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During the Jewish High Holy Days of Rosh Hashanah (Sept. 28 to 30) and Yom Kippur (Oct. 7 to 8), Hollywood becomes noticeably quieter as many showbiz-types duck out of the office and into temple to celebrate the most important holidays on the Jewish calendar. And like most things in Tinseltown, where you go is almost as important as what you do. While Los Angeles is home to countless esteemed synagogues, only a select few institutions have the blessing of both Adonai and industry elite. Veteran-producer Jerry Weintraub and rock royalty Bob Dylan and his son Jakob prefer their local Malibu temple (Chabad of Malibu); and WME head Ari Emanuel and his wife, Sarah, attend services at the Leo Baeck Temple on Sepulveda alongside Barbra Streisand and her longtime songwriting team, Marilyn and Alan Bergman. While these holy days serve as an occasion for members to celebrate the New Year (Rosh Hashanah) and reflect on the Day of Atonement (Yom Kippur), it’s inevitable that things will get interesting when you worship with those you work with. TV comedies haven’t been shy of acknowledging that the sacred and the worldly sometimes collide. During season three of HBO’s Entourage, Jeremy Piven‘s Ari Gold is reprimanded for crashing a Yom Kippur service at the Wilshire Boulevard Temple to discuss money with a studio head. And in a 2005 episode of Curb Your Enthusiasm, Larry David tries to scalp tickets to a service so exclusive that it sold out months in advance. (Some synagogues do require reservations for tickets.) If there is one place where industry-ites keep their Hollywood urges in check though, this is it. “I was at Temple Israel in Hollywood for Rosh Hoshanah,” says an unnamed congregant, “and decided it was better not to tweet that I was sitting near Jeremy Piven and Leonard Nimoy.”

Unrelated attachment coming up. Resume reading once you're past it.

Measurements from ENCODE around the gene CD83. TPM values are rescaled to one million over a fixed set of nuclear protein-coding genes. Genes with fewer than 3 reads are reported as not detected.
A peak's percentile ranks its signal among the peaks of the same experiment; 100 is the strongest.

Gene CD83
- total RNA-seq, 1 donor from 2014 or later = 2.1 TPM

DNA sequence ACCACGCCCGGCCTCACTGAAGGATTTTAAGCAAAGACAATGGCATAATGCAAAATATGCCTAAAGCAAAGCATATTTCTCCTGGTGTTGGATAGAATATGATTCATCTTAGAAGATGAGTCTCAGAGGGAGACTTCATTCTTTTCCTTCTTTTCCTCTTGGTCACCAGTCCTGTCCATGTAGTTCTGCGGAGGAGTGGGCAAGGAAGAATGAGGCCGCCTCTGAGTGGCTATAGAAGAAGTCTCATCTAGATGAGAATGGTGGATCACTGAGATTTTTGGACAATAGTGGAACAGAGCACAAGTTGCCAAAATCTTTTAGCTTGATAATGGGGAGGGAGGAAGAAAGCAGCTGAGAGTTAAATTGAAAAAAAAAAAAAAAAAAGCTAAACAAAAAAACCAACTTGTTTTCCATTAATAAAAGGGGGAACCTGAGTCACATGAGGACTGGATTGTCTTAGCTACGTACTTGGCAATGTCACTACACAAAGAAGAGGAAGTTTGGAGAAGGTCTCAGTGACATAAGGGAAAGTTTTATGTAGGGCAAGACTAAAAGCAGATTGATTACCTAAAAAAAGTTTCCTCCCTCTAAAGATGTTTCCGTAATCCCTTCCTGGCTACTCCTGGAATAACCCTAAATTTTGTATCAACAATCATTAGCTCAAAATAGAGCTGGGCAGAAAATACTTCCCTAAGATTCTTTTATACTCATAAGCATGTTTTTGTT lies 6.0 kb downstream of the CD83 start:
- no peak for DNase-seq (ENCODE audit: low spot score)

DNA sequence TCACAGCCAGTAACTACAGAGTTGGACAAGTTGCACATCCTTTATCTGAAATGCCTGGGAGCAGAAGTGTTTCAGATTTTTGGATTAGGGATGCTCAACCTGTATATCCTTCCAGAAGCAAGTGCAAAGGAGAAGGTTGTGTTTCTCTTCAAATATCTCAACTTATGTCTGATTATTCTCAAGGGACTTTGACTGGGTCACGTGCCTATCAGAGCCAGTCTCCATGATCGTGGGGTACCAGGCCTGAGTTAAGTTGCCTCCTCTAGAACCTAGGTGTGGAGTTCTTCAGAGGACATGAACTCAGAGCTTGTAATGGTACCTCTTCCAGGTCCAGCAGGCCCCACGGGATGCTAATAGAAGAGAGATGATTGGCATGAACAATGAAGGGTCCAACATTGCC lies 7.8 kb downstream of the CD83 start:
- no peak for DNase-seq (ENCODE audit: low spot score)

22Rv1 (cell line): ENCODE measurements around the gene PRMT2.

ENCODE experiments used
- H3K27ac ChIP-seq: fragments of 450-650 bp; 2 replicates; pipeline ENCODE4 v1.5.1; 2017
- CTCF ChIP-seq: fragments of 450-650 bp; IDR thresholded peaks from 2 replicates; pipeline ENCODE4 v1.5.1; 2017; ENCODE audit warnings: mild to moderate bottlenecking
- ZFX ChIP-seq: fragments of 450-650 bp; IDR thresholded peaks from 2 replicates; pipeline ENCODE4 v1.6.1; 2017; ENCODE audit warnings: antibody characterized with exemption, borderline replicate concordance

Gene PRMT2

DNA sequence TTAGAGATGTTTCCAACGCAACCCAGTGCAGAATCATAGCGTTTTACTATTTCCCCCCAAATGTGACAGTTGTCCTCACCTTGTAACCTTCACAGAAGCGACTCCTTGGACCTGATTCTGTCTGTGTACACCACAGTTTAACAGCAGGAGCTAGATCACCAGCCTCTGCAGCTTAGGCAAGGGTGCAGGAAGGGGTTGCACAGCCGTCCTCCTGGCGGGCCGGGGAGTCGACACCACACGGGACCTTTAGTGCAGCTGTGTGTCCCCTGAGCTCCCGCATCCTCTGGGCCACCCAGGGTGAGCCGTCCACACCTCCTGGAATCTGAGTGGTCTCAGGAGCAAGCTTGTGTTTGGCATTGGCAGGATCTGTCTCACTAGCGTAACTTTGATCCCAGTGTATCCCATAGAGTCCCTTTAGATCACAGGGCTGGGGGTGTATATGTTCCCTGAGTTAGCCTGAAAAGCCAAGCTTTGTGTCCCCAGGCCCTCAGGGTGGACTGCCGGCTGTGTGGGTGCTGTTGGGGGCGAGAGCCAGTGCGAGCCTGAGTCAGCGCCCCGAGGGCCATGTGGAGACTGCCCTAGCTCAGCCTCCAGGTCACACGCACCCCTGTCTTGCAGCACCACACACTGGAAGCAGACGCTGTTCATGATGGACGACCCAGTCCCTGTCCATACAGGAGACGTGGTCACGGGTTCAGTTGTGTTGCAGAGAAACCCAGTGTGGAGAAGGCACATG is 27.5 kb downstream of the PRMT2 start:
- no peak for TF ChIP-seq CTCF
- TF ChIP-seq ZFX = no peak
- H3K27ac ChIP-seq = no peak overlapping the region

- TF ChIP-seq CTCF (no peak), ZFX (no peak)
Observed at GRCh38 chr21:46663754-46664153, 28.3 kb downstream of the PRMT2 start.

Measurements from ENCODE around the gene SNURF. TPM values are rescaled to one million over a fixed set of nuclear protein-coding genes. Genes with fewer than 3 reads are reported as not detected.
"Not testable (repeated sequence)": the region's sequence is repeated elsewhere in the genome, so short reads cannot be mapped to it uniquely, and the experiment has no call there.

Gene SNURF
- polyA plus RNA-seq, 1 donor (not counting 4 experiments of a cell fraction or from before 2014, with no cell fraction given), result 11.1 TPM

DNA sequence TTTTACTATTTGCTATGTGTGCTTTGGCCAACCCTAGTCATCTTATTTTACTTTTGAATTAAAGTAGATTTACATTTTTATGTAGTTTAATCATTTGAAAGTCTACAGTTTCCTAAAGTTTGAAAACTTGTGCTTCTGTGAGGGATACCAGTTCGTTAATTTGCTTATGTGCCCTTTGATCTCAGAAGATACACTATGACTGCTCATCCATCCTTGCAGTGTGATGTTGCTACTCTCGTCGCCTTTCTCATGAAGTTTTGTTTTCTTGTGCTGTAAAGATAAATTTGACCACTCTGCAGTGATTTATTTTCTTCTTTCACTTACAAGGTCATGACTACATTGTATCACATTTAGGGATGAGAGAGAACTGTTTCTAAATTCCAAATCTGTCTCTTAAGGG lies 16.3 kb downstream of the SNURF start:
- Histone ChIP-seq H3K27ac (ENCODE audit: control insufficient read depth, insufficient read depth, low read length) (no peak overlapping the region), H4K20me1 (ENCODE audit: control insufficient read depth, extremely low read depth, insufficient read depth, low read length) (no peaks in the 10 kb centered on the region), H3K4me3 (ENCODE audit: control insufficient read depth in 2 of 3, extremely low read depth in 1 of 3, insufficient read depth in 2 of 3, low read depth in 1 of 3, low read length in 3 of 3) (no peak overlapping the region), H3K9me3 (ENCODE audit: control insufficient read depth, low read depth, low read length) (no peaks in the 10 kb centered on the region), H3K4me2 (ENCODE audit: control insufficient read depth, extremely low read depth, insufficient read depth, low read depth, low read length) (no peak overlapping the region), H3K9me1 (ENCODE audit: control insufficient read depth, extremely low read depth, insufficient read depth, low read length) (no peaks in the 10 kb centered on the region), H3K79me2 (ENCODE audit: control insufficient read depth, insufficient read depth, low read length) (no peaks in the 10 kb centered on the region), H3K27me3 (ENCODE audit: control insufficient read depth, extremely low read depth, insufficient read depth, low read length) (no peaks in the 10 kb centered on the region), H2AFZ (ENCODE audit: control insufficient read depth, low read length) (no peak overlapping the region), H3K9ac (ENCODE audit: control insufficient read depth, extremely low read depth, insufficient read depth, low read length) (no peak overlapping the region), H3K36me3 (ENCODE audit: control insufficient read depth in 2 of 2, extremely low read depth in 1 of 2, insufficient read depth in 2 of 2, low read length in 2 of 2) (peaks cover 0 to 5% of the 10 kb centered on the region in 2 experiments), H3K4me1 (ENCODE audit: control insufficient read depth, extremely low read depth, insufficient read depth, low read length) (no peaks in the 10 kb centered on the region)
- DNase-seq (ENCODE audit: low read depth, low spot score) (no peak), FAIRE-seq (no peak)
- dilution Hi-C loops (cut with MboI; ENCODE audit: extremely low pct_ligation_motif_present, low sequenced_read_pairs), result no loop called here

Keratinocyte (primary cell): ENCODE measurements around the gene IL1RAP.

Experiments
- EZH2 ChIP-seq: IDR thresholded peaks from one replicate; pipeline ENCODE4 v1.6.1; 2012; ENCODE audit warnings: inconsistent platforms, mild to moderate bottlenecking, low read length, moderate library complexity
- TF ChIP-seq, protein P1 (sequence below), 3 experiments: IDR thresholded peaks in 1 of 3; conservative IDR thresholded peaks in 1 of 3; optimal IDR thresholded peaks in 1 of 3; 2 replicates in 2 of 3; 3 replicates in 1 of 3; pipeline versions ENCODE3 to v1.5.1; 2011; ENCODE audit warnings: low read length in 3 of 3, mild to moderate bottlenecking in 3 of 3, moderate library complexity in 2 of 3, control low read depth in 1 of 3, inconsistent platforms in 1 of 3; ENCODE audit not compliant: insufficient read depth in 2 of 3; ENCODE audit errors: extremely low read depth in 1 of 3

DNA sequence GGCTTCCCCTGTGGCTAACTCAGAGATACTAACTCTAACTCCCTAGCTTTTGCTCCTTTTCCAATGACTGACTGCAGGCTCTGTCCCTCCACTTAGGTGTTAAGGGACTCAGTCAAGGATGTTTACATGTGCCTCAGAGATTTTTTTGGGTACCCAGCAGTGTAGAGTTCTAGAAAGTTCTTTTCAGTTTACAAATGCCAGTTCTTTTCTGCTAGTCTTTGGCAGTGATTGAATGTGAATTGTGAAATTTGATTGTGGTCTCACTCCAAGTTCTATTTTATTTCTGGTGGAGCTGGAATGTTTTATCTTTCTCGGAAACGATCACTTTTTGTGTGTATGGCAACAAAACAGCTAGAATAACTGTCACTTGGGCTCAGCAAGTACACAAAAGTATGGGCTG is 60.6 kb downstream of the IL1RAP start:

Leo Baeck Temple
1300 N. Sepulveda Blvd.
Notable Members: Ari Emanuel, Barbra Streisand and Marilyn & Alan Bergman
Sixteen years after its formation, the congregation moved to its permanent West L.A. home on 10 acres alongside the 405 Freeway. The temple is a popular destination on High Holy Days, so tickets are required for worship.
Stephen S. Wise Temple
15500 Stephen S. Wise Drive
Notable Members: Peter Guber, Ed Asner, Michael Ovitz, Jonathan Dolgen
Boasting more than 3,000 members, the Bel-Air temple is one of L.A.’s more scenic synagogues (many credit its beautiful hilltop locale for its fast-growing congregation) and sits on nearly 18 acres. Temple cantor Nathan Lam doubles as a voice coach and has worked with Michelle Pfeiffer and Rod Stewart.
16019 Sunset Blvd.
Notable Members: Adam Sandler, Bob Saget
The environmentally conscious, 1,000-household-strong Pacific Palisades synagogue, which started a carbon-free initiative three years ago, opened its new building in October 1997. Saget has done stand-up at numerous events. “He once admitted to me that temple shows are the hardest to do because he has to censor himself,” Rabbi Steven Carr Reuben told the Jewish Journal in 2008.